Christian apologists rationalize these facts by explaining that “we are all sinners, Christians included”, but this misses the point.  The issue is not that Christians do bad things in the first place, but why they do many of them more frequently than their non-religious counterparts.  This is an anomaly; a deviation from the expected state of affairs, where Christians “ruled by God” should be “convicted of their sin” and do less of it than those governed by more secular (read: inferior) ethics.  So, why the worse behavior?  While Christians scramble for an answer, allow me to venture a few of my own.

I think the main reason is that Christianity discourages the development of a strong sense of moral intuition.  Adherents are taught moral commands, but are rarely given substantive, practical, or rational reasons for their basis.  In other words, they know what they shouldn’t do, they just don’t understand why very well, other than “because God said it”.  Unfortunately, a pragmatic approach to moral issues is out of the question for Christians, because it would open the door to questioning a broad range of moral commandments, and thus undermine the entire basis of moral absolutism.  The downside of such a system is seen most dramatically when the adherent believes that they have divine sanction for their behavior, which removes that sole, divine constraint.  In contrast, humanist ethical systems place more emphasis on the practical consequences of a breach.  Avoid gluttony not because God says it’s a sin, but because the health consequences are diabetes, higher medical costs, and lower life expectancy.  These ethical systems are also adaptable, able to respond to new information, experience, technology, and realities.

Another possible reason for the higher incidences is that since many commands lack a negative or immediate consequence for disobedience (which is odd given God’s alleged omnipotence and omnipresence), disrespect for all commands is fostered.  By way of example, think of a country like Mexico where laws and regulations are many, but enforcement is lax or non-existent.  Such a situation tends to breed increased lawlessness overall, particularly when prohibitions are viewed as improper, irrelevant, or counter-productive.  Many militant Christians understand this problem, which is why they’re often so eager to establish a link between sin and calamity, however tenuous. (But have you noticed that such calamity is rarely, if ever, blamed on the infidelity of their own communities? Hmm…)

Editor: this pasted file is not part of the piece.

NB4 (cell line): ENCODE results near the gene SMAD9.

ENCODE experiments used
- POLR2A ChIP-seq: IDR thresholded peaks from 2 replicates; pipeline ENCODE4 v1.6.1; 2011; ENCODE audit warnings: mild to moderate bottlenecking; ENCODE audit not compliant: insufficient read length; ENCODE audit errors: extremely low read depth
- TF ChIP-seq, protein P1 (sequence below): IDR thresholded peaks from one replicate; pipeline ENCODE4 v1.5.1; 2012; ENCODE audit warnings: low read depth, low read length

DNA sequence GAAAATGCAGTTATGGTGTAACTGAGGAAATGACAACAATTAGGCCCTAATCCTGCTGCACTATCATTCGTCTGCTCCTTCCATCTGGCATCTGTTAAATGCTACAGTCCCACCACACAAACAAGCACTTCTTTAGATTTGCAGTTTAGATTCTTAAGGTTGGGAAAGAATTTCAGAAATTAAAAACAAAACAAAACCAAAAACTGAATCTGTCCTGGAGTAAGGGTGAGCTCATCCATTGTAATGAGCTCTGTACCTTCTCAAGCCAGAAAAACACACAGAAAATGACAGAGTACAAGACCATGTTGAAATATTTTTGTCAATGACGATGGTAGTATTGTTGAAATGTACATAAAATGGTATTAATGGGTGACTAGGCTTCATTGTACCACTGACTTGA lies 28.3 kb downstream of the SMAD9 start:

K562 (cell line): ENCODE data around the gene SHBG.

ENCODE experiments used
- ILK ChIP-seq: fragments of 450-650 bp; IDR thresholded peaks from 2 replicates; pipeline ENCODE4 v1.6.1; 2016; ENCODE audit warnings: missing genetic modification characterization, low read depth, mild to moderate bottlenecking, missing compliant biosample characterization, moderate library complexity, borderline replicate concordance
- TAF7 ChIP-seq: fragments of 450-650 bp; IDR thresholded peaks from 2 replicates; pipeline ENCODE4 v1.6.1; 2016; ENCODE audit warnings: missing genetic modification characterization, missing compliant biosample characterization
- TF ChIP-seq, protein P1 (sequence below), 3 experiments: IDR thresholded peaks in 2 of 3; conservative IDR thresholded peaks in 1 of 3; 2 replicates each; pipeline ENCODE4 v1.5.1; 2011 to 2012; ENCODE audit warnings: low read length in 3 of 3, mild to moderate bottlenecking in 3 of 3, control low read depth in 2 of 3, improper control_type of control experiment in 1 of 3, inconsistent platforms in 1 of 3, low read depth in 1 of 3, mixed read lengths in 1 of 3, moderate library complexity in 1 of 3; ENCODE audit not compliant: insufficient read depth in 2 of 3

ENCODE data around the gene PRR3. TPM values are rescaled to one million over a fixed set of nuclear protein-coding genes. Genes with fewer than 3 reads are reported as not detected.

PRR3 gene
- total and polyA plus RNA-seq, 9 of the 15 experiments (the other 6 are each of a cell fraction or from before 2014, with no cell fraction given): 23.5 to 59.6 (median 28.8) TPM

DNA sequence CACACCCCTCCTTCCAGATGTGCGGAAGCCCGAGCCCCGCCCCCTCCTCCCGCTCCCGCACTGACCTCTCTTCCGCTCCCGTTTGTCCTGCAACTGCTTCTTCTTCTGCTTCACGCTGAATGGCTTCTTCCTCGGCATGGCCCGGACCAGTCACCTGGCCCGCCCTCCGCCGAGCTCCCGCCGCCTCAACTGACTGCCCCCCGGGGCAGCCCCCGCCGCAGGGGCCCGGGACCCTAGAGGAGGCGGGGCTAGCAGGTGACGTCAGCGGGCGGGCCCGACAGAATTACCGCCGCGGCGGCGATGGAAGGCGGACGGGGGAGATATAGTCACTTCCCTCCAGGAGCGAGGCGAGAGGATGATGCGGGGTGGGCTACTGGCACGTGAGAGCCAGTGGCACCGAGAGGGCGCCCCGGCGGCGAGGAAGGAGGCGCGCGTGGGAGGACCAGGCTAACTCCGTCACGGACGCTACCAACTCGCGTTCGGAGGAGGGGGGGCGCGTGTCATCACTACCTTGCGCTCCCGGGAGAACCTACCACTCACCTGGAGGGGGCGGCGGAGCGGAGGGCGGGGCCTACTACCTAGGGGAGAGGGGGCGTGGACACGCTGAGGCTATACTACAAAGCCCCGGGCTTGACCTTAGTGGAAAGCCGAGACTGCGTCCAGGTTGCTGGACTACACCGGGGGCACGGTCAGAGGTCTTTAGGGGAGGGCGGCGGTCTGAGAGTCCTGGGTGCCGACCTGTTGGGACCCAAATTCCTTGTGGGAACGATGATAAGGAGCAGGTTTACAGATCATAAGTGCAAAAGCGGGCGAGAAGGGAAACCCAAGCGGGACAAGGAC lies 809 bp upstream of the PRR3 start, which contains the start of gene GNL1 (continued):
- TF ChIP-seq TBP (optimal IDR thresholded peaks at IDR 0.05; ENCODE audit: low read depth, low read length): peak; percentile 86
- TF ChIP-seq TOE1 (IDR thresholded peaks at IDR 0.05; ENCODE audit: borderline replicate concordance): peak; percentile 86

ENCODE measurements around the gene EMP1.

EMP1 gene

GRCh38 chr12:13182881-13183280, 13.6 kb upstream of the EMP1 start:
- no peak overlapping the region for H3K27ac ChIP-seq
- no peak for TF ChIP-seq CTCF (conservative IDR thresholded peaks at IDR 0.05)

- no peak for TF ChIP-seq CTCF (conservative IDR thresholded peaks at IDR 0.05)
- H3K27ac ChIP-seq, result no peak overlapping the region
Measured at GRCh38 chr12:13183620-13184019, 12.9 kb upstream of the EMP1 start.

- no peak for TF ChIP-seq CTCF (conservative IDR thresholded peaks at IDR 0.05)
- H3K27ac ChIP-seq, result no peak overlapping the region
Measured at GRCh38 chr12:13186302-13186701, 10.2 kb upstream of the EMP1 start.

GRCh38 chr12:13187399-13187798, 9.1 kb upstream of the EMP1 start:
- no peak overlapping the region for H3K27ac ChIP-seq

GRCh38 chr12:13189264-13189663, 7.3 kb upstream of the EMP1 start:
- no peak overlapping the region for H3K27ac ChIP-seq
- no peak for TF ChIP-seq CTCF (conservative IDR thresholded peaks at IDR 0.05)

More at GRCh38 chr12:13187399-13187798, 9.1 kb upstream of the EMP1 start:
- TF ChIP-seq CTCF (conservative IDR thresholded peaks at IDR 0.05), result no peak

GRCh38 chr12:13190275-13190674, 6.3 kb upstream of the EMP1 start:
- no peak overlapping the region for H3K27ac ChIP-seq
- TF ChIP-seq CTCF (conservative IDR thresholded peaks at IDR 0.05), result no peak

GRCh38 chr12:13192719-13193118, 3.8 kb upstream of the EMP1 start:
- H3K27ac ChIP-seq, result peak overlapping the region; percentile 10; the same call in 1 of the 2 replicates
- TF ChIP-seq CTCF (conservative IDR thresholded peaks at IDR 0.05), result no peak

A final possible reason is that Christians are actually morally confused, mostly due to the moral schizophrenia of the Bible and the behavior of their prominent leaders.  If you’re a Christian, mixed messages abound.  For example, the Bible proscribes killing (Exodus 20:13), except when it prescribes it (Exodus 22:18 and 31:15).  Slavery, polygamy, and violence can all be justified there, or they can be condemned.  Among popes, pastors, and preachers can be found the most truly reprobate behaviors.  What’s a little porn compared to gay hookers and meth?

I know Christianity helps some people behave better, but at least in some ways, it makes them act worse.  Mr. Apologist, why is that?

Fascinating new research on Jesus studies

Well, besides this 🙂

Anyone interested in the latest scholarly research on Jesus should run – don’t walk! – over to Richard Carrier’s blog and read his take on the recently concluded Amherst conference which the Committee for the Scientific Examination of Religion (CSER) conducted in order to evaluate the evidence for a historical Jesus.  Scholars are making some extremely interesting advances which may upend traditional theories that have dominated the field of Jesus studies up to now.  Like the Jesus Project before it, what the attendees had to say will not sit will with Christians, but even more so.  For example, Gerd Lüdemann, professor of New Testament Studies at Georg-August-University, Göttingen, concludes that Paul’s epistles evince no knowledge of a historical Jesus – a conclusion that to him was unexpected.